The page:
Nicole Brudos Ferrara @nicoleferrara
Activity by Nicole Brudos Ferrara @nicoleferrara
“I was having trouble breathing; just taking a deep breath was difficult,” she remembers.
Kathi went to her local doctor’s office and was prescribed a round of antibiotics and steroids to address what the doctor considered a respiratory issue.
“I felt better for a little while — but then by March, I just bloated up and was having increasing difficulty breathing,” she says. “It was terrible. I just thought, something is horribly wrong.”
As the symptoms progressed, Kathi’s concern grew, and on March 18, 2015, [...]
Using a novel zebrafish model, Mayo Clinic researchers have identified a molecule called GAB2 that is highly represented in the malignant cells of many patients with neuroblastoma. Neuroblastoma is a cancer that develops from immature neural cells found in several areas of the body.
The researchers believe that overexpression of GAB2 signals the activation of a protein called SHP2 that drives and maintains neuroblastoma.
"Neuroblastoma is one of the most common solid tumors in infants," says Shizhen (Jane) Zhu, Ph.D., who led the research team. Dr. Zhu says the disease accounts for 10 to 13 percent of all childhood cancer deaths.
Updated guidelines underscore need to identify the most optimal candidates for HER2-directed therapy.
Changes to HER2 testing guidelines for breast cancer in 2013 significantly increased the number of patients who test positive for HER2 breast cancer, Mayo Clinic researchers have found.
The researchers published their HER2 breast cancer study results online July 25, 2016, in the Journal of Clinical Oncology.
Cancers that have an excess of HER2 protein or extra copies of the HER2 gene are called HER2 positive and can be treated with drugs such as Herceptin that target the HER2 protein. HER2-positive cancers tend to be more aggressive and spread more quickly than do other breast cancers.
Drugs targeting the P13K-mTOR pathway add benefit when combined with standard R-CHOP therapy.
The drug everolimus can be safely combined with R-CHOP for new, untreated diffuse large B-cell lymphoma, according to the results of a pilot study by Mayo Clinic researchers.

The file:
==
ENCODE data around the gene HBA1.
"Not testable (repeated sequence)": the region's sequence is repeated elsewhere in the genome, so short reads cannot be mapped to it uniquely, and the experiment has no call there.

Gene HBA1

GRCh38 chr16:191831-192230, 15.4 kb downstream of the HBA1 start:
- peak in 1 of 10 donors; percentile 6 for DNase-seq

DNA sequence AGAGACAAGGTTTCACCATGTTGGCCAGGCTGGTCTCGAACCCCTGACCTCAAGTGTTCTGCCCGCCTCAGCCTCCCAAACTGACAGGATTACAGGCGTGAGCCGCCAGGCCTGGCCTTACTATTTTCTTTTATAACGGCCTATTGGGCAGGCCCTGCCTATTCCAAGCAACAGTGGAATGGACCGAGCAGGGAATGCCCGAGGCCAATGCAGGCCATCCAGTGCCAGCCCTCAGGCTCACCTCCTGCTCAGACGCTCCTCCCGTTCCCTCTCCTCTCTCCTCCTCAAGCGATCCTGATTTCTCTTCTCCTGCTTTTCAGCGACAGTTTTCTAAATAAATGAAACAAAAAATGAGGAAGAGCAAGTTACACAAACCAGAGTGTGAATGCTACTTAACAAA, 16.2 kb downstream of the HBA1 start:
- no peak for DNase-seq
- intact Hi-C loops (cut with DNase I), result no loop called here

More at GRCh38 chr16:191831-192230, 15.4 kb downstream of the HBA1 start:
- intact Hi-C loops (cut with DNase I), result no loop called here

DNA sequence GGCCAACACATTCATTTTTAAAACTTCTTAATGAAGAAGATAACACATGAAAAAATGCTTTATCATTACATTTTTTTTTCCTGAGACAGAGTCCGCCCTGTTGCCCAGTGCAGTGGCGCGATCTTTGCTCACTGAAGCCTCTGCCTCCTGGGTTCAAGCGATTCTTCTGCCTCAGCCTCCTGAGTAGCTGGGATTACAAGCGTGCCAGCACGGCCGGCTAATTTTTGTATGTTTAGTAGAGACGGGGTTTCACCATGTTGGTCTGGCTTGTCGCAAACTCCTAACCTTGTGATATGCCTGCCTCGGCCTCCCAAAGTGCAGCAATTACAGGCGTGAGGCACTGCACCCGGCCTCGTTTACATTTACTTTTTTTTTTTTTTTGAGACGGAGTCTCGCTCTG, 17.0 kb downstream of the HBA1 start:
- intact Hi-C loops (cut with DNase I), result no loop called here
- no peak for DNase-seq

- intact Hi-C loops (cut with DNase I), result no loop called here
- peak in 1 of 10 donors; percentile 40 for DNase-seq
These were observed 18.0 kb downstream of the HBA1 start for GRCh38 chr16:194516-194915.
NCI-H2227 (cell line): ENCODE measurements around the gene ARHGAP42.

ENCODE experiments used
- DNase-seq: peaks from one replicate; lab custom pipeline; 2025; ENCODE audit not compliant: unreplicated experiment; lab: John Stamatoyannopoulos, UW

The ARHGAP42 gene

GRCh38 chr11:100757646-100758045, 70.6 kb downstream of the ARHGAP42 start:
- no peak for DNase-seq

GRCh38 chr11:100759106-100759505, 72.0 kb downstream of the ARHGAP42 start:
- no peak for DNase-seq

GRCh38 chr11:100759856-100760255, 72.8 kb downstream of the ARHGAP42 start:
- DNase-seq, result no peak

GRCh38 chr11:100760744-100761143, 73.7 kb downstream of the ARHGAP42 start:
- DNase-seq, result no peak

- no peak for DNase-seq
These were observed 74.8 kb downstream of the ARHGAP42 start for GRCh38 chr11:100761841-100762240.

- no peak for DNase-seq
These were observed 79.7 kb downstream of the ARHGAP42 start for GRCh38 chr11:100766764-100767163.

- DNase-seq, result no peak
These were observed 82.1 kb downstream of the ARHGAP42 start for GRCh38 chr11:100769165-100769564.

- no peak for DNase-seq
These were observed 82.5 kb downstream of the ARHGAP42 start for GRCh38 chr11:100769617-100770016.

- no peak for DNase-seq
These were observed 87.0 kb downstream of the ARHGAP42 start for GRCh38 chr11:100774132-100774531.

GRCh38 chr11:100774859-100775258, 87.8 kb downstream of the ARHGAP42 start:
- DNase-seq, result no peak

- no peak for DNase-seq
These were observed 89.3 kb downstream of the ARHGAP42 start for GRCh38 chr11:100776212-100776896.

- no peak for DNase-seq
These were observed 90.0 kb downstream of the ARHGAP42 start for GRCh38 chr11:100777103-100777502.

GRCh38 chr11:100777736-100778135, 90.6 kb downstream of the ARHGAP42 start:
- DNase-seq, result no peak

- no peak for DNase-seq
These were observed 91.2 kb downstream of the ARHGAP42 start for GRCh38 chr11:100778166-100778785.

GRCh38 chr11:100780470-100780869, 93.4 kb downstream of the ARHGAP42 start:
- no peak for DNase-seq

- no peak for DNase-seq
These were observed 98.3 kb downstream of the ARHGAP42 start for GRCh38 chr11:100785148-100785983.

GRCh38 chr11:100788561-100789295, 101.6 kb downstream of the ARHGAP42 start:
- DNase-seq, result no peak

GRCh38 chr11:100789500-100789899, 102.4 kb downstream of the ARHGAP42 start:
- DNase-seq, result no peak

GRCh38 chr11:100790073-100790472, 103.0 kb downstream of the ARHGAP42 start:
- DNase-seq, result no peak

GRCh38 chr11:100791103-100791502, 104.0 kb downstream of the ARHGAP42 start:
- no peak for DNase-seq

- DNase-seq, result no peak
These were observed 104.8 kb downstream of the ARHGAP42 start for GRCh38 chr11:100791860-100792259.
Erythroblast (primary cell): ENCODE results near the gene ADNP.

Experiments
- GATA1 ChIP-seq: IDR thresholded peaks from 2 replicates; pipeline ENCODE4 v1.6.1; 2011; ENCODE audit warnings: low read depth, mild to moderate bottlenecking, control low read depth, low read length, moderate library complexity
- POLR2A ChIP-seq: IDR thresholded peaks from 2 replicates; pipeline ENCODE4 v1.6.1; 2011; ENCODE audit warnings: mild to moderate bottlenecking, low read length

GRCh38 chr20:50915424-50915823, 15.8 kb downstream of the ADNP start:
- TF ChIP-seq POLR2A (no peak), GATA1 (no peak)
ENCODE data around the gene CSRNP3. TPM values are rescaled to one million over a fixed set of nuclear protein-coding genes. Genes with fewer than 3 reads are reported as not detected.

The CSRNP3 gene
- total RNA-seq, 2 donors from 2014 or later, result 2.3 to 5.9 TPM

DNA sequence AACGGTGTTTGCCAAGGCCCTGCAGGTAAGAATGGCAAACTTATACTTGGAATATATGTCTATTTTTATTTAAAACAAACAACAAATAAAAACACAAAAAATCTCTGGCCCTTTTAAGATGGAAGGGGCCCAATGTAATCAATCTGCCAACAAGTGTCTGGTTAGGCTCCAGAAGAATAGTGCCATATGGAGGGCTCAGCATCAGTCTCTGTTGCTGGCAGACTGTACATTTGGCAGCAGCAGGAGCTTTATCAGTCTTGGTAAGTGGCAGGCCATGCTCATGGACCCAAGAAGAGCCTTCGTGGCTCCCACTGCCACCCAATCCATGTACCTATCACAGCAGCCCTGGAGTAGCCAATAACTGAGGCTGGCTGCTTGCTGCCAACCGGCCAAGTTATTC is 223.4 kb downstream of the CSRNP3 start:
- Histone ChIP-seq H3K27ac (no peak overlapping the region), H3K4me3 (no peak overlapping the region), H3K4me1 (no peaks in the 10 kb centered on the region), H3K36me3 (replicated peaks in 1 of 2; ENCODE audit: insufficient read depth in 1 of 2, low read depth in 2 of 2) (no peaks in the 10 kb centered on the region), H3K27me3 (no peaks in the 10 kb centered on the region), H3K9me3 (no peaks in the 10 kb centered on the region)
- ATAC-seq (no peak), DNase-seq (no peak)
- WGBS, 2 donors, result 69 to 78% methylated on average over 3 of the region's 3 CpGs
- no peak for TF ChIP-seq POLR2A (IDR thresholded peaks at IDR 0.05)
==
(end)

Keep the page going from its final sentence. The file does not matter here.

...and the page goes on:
The researchers published their study findings in the July 2016 issue of The Lancet Haematology.
Patrick B. Johnston, M.D., [...]
A team of Mayo Clinic researchers has identified evidence of bacteria in breast tissue and found differences between women with and without breast cancer.
These research findings were published in the August 3, 2016, issue of Scientific Reports.
"Our research found that breast tissue samples obtained in the operating room under sterile conditions contain bacterial DNA, even when there is no sign of infection," said Tina J. Hieken, M.D., a breast surgical oncologist at Mayo Clinic in Rochester, Minnesota. "Furthermore, we identified significant differences in the breast tissue microbiome of women with cancer versus women without cancer and the [...]
Researchers on Mayo Clinic's campus in Jacksonville, Florida, have shut down one of the most common and lethal forms of lung cancer by combining the rheumatoid arthritis drug auranofin with an experimental targeted agent.
Radiation plus three-drug combo boosts progression-free survival and overall survival.
Patients with a low-grade type of brain tumor called glioma who received radiation therapy plus a chemotherapy regimen, including procarbazine, lomustine and vincristine (PCV), experienced a longer progression-free survival and overall survival than did patients who received radiation therapy alone.
These are the results of a clinical trial called Radiation Therapy Oncology Group (RTOG) 9802 that were published in the April 7, 2016, issue of the New England Journal of Medicine.
"This is the first phase III trial to demonstrate conclusively a [...]
The post below was written by Toni Kay Mangskau, clinical trials referral coordinator at Mayo Clinic Cancer Center and an active volunteer for the American Cancer Society and the National Patient Advocate Foundation.
September 2014 was the 10th anniversary of the death of my brother-in-law, Bruce, from cancer. I carry close to my heart a family conversation about Bruce urgently looking for any clinical trial opportunities in the world so he could possibly have more time to live. Unfortunately, his health declined and he was hospitalized in intensive care. As I walked into his hospital room, Bruce was surrounded by his wife, mother and children. Except for the medical machines, there was a [...]
Mayo Clinic in Rochester, Minn., is seeking volunteers for a clinical trial for patients with human papillomavirus (HPV) positive tonsil or tongue (oropharynx) cancer whose disease has not spread outside of the neck. The purpose of the study is to find out if reducing treatment time and dosage can control the cancer while decreasing short-term and long-term side effects associated with treatment.
Who is eligible?
You may be eligible to participate in this study if you: